Getting your Dog to Listen
A common and very fundamental dog training issue is when dogs simply won't listen to their parents. How can our dogs progress, learn and grow if they aren't paying any notice to the training that will get them there?
Dominance and punitive methods only serve to damage you and your dog's relationship by breeding mistrust and fear, and certainly get us nowhere nearer to our goal of a focused and aware dog. Being a source of positivity in your dog's life will make you important to them, as positive associations with your presence increase the likelihood of you gaining their attention when you need it.
There is a large difference between "obedience" and "cooperation", "commands" and "cues", and it's important to make the shift towards a reward based encouragement rather than enforced discipline.
Using rewards for desirable behaviours makes your dog feel good, and this will play a large part in seeing the same behaviours more often in the future. Start off with high value treats to motivate your dog to learn (fresh chicken, sausage, cheese, ham etc) until they are responding reliably, then reduce to intermittent rewards.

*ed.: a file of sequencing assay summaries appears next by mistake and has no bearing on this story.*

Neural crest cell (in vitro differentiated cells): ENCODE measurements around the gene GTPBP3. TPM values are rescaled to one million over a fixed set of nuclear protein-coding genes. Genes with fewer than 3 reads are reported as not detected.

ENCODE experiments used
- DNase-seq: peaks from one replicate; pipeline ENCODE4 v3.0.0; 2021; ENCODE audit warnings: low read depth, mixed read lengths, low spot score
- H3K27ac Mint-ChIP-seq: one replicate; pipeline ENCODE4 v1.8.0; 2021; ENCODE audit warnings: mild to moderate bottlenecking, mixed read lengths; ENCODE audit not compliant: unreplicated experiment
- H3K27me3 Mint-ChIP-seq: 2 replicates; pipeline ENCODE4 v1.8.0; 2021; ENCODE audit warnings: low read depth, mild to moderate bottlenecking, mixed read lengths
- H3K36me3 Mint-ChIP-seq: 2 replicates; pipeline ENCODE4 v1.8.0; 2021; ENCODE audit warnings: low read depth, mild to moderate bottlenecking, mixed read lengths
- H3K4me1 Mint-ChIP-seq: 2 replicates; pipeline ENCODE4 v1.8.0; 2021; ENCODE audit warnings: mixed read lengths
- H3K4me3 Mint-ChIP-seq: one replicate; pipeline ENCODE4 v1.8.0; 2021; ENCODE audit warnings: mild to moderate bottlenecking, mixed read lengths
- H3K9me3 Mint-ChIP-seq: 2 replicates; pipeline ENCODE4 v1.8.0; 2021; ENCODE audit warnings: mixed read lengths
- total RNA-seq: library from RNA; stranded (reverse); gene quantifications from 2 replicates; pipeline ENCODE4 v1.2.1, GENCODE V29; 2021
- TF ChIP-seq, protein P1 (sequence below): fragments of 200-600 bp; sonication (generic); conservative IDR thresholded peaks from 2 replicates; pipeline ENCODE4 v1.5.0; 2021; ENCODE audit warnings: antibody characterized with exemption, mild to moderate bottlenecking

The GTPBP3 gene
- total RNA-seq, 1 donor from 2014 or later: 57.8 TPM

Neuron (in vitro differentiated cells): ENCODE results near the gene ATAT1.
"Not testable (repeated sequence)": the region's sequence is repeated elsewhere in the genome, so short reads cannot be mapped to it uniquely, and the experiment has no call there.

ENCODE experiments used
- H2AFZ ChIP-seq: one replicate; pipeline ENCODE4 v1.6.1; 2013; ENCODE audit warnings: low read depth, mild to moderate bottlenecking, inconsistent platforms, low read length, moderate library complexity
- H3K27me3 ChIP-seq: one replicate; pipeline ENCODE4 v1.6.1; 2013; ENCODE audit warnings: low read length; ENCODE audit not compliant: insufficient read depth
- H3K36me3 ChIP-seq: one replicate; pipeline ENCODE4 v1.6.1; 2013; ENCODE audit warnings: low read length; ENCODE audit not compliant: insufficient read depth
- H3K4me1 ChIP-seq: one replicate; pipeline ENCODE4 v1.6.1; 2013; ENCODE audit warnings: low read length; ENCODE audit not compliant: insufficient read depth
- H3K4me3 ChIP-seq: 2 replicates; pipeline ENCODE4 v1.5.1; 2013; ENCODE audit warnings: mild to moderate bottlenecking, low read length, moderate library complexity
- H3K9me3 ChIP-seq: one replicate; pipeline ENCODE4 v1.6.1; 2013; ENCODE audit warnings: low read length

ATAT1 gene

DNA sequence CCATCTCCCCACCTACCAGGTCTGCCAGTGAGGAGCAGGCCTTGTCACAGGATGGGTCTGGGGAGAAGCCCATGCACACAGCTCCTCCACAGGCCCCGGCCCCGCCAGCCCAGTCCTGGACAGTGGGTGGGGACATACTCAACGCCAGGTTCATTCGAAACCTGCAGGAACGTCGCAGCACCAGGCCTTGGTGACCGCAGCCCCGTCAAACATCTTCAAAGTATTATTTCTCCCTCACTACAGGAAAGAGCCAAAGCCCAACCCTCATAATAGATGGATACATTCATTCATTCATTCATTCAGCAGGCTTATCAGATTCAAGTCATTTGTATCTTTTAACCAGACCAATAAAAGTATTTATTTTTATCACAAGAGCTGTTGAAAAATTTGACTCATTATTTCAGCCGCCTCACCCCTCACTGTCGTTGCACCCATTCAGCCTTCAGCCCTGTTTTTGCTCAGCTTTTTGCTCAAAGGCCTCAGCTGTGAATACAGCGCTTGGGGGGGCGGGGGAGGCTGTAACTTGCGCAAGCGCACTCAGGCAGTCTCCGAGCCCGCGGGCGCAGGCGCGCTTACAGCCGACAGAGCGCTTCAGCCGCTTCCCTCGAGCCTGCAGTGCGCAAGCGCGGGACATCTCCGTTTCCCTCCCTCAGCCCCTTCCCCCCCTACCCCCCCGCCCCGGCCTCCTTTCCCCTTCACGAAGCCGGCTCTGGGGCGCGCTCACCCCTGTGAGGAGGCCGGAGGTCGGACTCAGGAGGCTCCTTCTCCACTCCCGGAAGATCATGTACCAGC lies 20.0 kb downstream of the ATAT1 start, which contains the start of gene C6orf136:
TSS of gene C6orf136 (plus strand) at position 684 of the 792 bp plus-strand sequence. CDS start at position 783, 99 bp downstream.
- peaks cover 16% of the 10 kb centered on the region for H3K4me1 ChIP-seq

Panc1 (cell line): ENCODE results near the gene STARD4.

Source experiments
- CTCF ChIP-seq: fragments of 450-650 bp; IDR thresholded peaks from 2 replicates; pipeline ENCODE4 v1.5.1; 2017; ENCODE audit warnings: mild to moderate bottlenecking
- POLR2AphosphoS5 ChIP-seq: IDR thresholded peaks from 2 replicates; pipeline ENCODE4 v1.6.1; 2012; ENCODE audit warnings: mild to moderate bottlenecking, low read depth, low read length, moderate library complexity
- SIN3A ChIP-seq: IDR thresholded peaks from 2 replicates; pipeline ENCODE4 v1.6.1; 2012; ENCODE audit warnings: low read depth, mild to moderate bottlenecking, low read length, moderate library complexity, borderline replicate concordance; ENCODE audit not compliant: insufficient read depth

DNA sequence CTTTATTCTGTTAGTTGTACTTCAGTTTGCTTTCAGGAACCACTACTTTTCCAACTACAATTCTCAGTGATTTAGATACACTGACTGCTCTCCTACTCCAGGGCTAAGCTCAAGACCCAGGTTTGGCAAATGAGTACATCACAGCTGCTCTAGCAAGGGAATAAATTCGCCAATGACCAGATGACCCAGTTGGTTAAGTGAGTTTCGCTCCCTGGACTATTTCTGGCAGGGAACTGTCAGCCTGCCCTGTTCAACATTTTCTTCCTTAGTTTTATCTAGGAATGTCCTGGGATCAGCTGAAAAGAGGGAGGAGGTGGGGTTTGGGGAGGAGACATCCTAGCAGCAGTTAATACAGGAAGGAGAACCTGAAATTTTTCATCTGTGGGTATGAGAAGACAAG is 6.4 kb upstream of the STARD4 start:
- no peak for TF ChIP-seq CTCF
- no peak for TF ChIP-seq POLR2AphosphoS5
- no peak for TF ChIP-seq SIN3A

Food isn't the only reward that is effective in gaining your dog's attention, and it's your dog who decides what is most reinforcing for them, be that toys, play, praise or just a good head scratch. "Life rewards" such as going for a walk, playing with their friend or sniffing their favourite lamppost are equally as effective.
You can also switch up rewards and reinforcement so that your dog doesn't know what's coming next, or even use a combination of reinforcements for extra impact.
Rewarding your dog for good behaviour will make learning fun for them, improve their confidence and strengthen your bond. The key to cooperation and compliance is trust and motivation and the more exciting and valued you are to your dog, the more she will listen to you in every situation.
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